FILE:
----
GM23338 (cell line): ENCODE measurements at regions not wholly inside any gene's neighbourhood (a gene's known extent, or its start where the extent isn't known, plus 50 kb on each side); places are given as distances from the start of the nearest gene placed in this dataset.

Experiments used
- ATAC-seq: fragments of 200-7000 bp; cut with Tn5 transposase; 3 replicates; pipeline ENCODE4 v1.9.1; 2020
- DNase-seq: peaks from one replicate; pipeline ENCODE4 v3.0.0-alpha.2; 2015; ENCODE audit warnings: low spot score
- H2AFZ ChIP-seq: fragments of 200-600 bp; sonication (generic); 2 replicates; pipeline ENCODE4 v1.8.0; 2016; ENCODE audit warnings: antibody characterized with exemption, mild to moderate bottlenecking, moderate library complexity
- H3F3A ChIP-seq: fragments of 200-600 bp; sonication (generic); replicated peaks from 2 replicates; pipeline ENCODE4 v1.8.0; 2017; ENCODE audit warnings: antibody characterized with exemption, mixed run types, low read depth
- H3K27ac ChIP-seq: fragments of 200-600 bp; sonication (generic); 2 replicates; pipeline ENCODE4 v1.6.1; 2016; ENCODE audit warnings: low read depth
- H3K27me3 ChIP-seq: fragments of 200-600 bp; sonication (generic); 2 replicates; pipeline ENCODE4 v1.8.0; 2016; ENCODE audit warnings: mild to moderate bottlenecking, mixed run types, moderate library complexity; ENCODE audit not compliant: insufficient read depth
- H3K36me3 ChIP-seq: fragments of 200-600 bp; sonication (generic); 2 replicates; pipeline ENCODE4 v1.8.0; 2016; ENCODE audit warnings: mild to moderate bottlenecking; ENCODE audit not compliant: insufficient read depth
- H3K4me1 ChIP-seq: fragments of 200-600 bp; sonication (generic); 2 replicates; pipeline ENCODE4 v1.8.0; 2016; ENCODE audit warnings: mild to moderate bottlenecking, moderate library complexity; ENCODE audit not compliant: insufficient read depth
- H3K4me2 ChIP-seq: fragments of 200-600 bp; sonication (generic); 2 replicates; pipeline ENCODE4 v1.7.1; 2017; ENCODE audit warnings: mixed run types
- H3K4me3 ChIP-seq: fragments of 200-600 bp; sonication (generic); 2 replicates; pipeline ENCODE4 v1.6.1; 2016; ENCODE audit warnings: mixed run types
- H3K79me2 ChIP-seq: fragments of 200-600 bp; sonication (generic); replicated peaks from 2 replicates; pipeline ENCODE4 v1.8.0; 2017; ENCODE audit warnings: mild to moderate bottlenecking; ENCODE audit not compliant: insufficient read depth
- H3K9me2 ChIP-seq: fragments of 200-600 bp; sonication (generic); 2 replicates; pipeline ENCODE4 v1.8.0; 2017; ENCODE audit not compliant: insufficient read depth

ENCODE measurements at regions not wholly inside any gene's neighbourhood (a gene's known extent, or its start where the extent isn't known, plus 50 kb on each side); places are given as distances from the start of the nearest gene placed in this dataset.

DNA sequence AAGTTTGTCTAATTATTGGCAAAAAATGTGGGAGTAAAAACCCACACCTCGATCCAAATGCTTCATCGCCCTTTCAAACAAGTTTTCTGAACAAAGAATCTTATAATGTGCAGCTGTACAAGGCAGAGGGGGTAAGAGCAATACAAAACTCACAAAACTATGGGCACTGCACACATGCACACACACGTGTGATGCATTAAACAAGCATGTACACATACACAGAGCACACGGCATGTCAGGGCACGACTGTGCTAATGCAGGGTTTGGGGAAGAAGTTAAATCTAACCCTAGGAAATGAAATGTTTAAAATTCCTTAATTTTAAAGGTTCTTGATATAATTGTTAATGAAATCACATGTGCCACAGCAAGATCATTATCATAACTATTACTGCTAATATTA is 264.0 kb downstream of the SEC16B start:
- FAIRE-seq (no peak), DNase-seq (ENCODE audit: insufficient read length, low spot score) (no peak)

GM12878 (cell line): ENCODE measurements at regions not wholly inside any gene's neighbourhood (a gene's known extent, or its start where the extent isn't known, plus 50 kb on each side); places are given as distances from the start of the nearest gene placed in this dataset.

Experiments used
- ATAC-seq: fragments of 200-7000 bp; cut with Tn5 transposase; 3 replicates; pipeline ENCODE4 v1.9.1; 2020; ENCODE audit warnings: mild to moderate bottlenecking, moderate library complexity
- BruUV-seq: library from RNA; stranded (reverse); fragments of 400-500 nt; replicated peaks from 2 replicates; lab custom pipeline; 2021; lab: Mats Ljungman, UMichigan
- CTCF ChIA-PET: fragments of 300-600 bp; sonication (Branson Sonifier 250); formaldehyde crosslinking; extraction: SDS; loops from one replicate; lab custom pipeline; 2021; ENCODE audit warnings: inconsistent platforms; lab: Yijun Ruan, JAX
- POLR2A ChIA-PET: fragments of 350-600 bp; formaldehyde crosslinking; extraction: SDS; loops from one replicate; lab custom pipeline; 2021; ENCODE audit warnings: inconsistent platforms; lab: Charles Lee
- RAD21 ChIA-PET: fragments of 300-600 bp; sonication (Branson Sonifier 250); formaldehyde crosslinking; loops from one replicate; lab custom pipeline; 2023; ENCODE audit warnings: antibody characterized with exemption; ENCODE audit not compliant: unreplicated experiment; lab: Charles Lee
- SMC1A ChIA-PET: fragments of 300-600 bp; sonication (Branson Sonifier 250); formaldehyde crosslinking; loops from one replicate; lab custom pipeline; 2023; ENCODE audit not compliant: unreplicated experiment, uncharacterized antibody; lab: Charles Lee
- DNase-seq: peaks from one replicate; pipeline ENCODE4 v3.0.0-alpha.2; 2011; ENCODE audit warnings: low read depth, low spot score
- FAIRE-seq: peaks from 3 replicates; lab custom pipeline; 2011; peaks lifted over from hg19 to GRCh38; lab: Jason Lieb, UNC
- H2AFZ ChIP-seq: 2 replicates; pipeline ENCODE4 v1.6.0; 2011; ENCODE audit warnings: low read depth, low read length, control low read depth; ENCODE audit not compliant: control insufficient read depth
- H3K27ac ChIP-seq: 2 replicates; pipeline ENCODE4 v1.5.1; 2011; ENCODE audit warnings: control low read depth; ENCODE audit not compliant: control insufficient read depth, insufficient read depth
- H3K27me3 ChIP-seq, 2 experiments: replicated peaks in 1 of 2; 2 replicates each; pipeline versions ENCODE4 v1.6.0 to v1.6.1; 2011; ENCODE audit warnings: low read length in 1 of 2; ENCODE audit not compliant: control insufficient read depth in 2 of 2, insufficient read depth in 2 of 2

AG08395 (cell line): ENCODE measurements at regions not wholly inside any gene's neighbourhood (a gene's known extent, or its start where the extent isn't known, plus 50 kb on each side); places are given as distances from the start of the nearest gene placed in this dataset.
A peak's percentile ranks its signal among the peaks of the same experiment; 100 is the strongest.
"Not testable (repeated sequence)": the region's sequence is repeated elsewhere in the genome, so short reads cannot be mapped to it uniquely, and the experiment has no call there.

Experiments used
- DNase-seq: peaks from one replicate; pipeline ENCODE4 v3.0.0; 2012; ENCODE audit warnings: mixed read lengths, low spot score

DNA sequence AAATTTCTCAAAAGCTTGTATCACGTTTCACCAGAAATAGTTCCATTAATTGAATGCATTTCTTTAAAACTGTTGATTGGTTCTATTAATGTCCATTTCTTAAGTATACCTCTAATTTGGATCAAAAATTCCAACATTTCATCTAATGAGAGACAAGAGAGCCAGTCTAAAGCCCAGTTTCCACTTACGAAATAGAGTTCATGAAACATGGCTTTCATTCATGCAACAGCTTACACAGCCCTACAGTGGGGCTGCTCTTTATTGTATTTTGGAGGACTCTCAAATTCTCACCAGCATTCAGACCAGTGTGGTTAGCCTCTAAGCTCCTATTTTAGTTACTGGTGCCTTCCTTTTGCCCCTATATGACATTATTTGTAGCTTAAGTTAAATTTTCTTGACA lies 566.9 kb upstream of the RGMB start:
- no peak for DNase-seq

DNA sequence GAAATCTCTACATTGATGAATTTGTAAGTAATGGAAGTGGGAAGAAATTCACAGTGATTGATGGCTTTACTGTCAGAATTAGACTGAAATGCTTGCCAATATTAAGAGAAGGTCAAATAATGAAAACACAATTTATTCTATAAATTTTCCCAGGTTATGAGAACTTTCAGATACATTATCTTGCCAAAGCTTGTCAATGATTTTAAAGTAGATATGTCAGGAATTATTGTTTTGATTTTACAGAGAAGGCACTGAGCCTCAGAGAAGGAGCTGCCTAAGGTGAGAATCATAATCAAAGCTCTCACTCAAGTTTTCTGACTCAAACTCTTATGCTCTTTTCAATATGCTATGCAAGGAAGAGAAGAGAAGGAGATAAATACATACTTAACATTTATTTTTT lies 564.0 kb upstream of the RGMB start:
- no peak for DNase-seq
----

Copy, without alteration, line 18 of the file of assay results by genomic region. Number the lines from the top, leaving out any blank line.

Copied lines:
GM12878 (cell line): ENCODE measurements at regions not wholly inside any gene's neighbourhood (a gene's known extent, or its start where the extent isn't known, plus 50 kb on each side); places are given as distances from the start of the nearest gene placed in this dataset.